Treating a neuroblastoma successfully depends on the presence of certain variables, such as the location of the tumor, the stage of the tumor and its level of spread, the child's age or resistance to previous treatments.

In some cases it is possible that treatment is not required, since it has been observed that sometimes the tumor disappears on its own or becomes a benign tumor. As regards the rest of the cases, it may be enough to remove the tumor, but Chemotherapy and / or radiotherapy may also be required (especially in those cases where there is some dissemination) to cure the disease or reduce its rate of growth.

In cases in which chemotherapy is carried out in an intensive way, which stops cell growth, it is usual that previously the patient's own stem cells are collected for their subsequent reintroduction into the organism once the chemotherapy is completed. You can also have a bone marrow transplant of the minor himself (extracting it before the application of the treatment). On those occasions when the tumor is resected, immunotherapy can later be carried out by injecting antibodies that allow the patient's own immune system to fight and destroy the remains of tumor cells.

But regardless of how effective it may or may not be a treatment, it must be taken into account that it is a type of tumor that especially affects young children , with what should be done taking into account what for a minor can suppose the fact of undergoing certain treatments. Surgical interventions, relatively frequent visits to the doctor, revisions, injections, the use of therapies such as radio or chemotherapy or possible hospital stays can be extremely aversive for the child and generate great fear and anxiety.

It is necessary to try to make the experience of the minor as traumatic and aversive as possible. For this, different techniques can be applied, such as Lazarus' emotional staging technique, so that, for example, the child can visualize himself as a superhero with whom he identifies himself and through the treatment he is fighting against evil.

The psychoeducation of parents is also important , because it allows them to raise the issue, clear and express doubts and feelings, learn strategies to try to manage the situation and in turn contributing to the emotional reactions of parents do not generate in turn generate negative anticipations and a higher level of fear and anguish in the minor. It would also be useful to go to support groups or mutual help, in order to know other cases and share experiences with subjects who have suffered the same problem.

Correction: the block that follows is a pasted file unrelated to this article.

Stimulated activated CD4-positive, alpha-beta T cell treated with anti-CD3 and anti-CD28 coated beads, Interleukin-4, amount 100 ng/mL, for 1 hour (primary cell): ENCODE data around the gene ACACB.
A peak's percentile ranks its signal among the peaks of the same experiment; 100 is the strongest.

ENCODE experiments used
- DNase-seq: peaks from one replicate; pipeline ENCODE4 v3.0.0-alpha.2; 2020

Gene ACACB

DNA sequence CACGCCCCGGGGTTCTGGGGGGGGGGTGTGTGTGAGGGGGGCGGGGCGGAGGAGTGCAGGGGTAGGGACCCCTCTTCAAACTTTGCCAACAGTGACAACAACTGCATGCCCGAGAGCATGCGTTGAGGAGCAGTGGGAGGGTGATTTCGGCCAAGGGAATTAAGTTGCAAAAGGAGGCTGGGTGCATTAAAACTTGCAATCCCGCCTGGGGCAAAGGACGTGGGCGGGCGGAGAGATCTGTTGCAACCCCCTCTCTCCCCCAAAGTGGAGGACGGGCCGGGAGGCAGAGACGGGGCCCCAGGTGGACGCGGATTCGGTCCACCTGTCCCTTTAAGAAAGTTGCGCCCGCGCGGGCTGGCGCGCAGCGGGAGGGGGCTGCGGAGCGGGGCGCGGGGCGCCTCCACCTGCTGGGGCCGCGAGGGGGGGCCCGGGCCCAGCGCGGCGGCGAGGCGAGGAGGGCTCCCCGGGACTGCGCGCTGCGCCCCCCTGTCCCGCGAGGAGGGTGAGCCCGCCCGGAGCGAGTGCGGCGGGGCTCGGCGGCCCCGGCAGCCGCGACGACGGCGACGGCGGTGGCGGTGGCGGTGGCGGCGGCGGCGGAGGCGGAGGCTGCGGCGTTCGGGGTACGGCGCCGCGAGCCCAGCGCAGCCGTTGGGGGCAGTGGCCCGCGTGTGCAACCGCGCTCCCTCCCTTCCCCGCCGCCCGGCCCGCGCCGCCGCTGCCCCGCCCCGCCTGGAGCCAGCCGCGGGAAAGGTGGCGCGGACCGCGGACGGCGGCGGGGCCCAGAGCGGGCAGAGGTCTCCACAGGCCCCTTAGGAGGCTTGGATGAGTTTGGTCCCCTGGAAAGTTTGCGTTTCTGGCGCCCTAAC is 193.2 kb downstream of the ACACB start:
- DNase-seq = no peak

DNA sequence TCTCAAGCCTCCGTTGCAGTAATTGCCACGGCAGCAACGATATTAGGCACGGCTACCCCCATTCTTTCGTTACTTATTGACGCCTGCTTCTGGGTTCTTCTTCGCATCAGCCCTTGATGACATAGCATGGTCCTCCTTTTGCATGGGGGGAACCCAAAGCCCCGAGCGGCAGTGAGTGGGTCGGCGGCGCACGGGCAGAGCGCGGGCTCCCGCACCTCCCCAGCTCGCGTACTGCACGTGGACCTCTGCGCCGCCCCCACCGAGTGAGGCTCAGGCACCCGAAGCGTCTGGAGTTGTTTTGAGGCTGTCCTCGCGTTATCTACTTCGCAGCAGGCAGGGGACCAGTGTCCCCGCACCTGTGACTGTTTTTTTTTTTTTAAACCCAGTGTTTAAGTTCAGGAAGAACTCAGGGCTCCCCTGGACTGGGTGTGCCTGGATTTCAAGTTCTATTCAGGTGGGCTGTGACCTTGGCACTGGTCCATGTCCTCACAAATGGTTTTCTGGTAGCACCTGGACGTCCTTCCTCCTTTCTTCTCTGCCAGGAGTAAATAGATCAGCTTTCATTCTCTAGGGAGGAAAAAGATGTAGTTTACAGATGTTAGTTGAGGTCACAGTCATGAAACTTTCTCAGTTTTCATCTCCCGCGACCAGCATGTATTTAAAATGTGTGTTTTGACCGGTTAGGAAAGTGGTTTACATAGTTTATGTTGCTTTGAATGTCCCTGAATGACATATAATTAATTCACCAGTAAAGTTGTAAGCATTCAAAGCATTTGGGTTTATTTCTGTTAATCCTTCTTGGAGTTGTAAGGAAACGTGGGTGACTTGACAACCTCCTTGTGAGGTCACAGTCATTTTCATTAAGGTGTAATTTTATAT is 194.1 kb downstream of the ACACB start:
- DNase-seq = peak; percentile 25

The prognosis of each case can vary greatly depending on various variables. For example, it is possible that in some cases the tumor may become a benign tumor or even disappear by itself, especially when it occurs in very young children.

However, in many other cases, if it is not treated or detected late, metastasis may occur. In fact, in a great majority of cases, the diagnosis is made when this has already occurred.

The treatment usually is effective in non-disseminated tumors, although when there is already metastasis the treatment is usually much more complex. One aspect to keep in mind is that the smaller the child, the less likely that there may be recurrences in the future .

With regard to survival, generally in patients with low risk (stages 1 and 2) the prognosis is very positive after treatment, with a 95% survival rate. Those who have an intermediate or moderate risk (2-3) also have a very high survival rate (more than 80%). However, unfortunately in patients with high risk (there is dissemination, with the tumor in stage 4) the survival rate is reduced to 50%.

Bibliographic references:

  • Dome, J.S., Rodriguez-Galindo, C., Spunt, S.L., Santana, V.M. (2014). Pediatric solid tumors. In: Niederhuber, J.E., Armitage, J.O., Doroshow JH, Kastan MB, Tepper JE, eds. Abeloff's Clinical Oncology. 5th ed. Philadelphia, PA: Elsevier Churchill Livingstone; chap 95
  • Maris, J.M. (2010). Recent Advances in Neuroblastoma. N. Engl. J. Med., 362: 2202-2211.
  • Modak, S, Cheung, N.K. (2010) Neuroblastoma: Therapeutic strategies for a clinical enigma. Cancer Treat Rev., 36 (4): 307-317.

Neuroblastoma- A Baby Cancer (May 2024).